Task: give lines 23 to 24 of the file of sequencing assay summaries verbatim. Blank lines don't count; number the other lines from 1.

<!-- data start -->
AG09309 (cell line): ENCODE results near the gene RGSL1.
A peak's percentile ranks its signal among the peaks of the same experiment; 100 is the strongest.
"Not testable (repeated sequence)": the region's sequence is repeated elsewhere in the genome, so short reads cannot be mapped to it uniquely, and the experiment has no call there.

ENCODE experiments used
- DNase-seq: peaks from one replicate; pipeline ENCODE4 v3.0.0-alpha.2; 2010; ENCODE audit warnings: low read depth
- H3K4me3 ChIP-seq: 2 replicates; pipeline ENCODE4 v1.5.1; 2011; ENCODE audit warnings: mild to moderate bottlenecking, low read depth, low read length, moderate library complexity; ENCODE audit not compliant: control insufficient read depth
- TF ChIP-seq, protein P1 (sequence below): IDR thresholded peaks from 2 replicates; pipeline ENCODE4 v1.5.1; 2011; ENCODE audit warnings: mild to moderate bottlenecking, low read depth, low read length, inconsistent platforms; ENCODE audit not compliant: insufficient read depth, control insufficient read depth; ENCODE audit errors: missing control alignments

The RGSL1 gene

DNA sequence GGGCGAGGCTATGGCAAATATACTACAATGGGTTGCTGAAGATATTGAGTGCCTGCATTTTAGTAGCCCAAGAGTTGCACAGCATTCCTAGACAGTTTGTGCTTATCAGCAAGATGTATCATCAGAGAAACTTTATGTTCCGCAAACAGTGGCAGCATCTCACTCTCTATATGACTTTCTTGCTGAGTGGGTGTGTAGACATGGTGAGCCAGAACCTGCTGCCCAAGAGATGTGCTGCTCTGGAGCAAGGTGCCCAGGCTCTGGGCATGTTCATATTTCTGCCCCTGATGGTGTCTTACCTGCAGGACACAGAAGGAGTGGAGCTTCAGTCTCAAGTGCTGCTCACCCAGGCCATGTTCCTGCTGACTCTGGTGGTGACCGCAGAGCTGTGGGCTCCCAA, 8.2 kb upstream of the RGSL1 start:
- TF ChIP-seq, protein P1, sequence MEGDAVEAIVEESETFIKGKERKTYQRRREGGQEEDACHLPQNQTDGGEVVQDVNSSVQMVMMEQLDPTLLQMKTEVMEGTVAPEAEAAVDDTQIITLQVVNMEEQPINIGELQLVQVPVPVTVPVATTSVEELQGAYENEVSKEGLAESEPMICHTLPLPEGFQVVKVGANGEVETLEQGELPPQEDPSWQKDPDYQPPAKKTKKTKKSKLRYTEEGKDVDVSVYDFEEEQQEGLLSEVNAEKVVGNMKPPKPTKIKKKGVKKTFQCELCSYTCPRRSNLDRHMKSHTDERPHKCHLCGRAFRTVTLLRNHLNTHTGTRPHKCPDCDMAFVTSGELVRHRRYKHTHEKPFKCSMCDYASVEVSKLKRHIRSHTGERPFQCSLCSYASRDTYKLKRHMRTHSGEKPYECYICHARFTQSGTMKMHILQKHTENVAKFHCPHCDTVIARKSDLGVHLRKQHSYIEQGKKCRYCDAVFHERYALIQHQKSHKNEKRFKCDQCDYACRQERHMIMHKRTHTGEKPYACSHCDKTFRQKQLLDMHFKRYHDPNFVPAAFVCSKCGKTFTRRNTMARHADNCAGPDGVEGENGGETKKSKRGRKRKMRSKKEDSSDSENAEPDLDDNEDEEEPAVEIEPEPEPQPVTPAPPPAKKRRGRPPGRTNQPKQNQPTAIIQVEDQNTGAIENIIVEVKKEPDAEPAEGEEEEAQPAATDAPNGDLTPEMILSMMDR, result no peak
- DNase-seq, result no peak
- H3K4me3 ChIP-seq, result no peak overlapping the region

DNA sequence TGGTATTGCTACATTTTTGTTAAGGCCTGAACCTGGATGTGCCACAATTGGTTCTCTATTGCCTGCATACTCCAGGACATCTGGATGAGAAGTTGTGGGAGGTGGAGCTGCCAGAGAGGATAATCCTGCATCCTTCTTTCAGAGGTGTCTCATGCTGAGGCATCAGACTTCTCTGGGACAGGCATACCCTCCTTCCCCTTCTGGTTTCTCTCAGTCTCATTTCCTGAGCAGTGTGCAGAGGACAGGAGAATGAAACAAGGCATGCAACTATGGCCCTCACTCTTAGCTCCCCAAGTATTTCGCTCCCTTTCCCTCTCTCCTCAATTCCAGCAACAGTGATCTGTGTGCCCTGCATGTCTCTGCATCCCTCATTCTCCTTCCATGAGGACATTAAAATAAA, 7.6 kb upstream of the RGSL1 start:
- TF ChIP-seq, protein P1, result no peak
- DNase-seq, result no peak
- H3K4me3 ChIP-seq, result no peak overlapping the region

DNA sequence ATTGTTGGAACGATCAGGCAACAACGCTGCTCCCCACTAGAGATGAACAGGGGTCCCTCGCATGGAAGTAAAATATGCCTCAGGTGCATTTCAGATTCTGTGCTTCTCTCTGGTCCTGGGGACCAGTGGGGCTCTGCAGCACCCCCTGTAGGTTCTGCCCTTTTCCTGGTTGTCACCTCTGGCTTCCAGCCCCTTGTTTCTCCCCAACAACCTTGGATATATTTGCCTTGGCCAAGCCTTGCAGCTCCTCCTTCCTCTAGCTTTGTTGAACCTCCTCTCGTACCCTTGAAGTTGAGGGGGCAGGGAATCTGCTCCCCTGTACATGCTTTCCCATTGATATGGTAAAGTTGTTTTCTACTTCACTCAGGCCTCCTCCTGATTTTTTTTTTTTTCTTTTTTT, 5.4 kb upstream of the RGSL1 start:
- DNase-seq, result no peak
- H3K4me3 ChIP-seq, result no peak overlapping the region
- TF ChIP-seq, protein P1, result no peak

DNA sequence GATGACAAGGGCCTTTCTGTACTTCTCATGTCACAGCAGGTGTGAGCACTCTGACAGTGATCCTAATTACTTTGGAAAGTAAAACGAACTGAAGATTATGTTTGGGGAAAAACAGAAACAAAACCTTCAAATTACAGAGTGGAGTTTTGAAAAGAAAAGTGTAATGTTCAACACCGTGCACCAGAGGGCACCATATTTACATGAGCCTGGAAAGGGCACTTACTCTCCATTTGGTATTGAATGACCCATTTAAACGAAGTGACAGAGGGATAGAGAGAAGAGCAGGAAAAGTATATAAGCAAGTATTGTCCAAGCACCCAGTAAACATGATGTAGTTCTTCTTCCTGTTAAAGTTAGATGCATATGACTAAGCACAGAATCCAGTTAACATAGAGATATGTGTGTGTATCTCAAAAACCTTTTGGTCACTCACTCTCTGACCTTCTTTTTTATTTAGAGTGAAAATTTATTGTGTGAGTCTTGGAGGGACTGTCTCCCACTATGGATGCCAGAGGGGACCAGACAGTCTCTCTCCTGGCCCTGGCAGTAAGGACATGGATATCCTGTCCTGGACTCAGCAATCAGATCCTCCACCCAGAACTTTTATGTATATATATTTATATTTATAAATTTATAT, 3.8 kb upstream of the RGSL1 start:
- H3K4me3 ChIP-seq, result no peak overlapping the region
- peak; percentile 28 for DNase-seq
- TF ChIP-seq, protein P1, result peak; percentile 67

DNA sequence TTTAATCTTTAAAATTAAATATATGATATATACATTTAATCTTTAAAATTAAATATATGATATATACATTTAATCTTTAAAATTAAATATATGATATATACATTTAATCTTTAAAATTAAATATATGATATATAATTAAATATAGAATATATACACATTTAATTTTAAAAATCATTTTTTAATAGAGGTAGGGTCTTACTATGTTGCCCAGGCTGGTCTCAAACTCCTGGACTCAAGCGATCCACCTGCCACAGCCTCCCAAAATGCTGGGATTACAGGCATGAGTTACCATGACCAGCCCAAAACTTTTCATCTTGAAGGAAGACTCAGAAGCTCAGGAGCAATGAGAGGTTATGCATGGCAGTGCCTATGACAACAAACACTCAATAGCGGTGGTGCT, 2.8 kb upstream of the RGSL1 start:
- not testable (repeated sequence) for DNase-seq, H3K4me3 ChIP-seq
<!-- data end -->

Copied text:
- peak; percentile 28 for DNase-seq
- TF ChIP-seq, protein P1, result peak; percentile 67